Thus the public debate should be on Govt Policies to manage the RISKS of global warming.

      Here sadly the economist have hijacked the issue and created the carbon tax for Australia. They have done so without justifying the key assumption that minimizing CO2 emission in Australia produces a measurable outcome in the war against GLOBAL warming. This cornerstone assumption is invalid.

      Over the past 20 years the annual TOTAL CO2 emission of Australia is about 500m tons which works out to be about 1.3% of global total. China on the other hand is more than 8 BILLION Tons a year. The Annual INCREASES of CO2 of China which is about 700m tons which is thus greater than the total of Australia. This means carbon tax, ETS and pre-set renewable energies all very costly to Australia are almost totally useless in the war against GLOBAL warming.

      China should not be blamed as it is the factory of the World and in a sense many countries including Australia have exported some of our CO2 emission to China.

      The strategic way forward is for Australia to spend a few billions dollars a year as our share of responsibility in Joint R&D with China and India on nuclear energy and renewable energies. QED

      Commenter
      Dr B S Goh
      Location
      Australian in Asia
      Date and time
      April 02, 2014, 10:37AM
    • It amazes me that a portion of the population still live in fear and denial. We should look at the issue from different perspectives. Namely:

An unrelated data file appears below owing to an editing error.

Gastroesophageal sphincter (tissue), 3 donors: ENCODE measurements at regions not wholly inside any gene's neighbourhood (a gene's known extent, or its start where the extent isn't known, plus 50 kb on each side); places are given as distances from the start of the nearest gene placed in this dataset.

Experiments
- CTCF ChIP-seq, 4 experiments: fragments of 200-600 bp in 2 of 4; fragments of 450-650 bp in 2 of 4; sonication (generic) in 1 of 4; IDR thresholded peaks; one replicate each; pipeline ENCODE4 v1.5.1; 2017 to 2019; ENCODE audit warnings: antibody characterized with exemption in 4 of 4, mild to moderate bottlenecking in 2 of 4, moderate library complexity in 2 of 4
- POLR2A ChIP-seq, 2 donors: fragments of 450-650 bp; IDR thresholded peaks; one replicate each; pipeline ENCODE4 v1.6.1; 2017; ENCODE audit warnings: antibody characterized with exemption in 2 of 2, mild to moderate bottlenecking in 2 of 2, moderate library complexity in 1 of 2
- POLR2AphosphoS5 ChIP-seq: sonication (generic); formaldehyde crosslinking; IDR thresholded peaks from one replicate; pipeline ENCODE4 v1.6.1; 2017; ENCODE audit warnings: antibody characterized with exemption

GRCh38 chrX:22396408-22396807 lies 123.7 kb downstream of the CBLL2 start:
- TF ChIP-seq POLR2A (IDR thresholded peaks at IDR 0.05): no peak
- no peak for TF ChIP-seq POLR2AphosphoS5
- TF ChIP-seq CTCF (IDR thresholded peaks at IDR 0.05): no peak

1. Why is there a fear of a new tax. There are many taxes we must pay already. All levers in any advanced economy. If the a carbon tax must we levered up, why not lever down another tax to offset it. The outcome being, no net increase in tax. Those that benefit are businesses that emit less carbon whilst those that pay are the emitters. The overall impact is no difference to the consumer.
      2. Insuring against environmental harm from global warming is no different to ensuring against other things we are happy to pay for. Namely house insurance in the likely event it burns down. The incremental cost on the population is no where near as expensive.
      3. All this effort of protests and fear mongering over alternative technologies amazes me when you only need to look at the other environmental damage taking place. Examples include dirty coal mines, oil spills, water and air contamination from fossil fuels, plastic pollution of our oceans, degradation of our fish stocks, clear felling of our wilderness, mass extinction of species, the list goes on. It amazes me when you see protests over unproven turbine noise from wind farms. These people need a reality fact check.

      Commenter
      the hard sell
      Date and time
      April 02, 2014, 1:02PM
    • Regurgitated warmist clap-trap. Nice...

      Commenter
      Windy
      Date and time
      April 02, 2014, 1:32PM
    • Yes, great article. I'm also interested to see how many denier commentators below, funded by Gina and Clive and similar, are out on the hustings today.

      Commenter
      Superman
      Date and time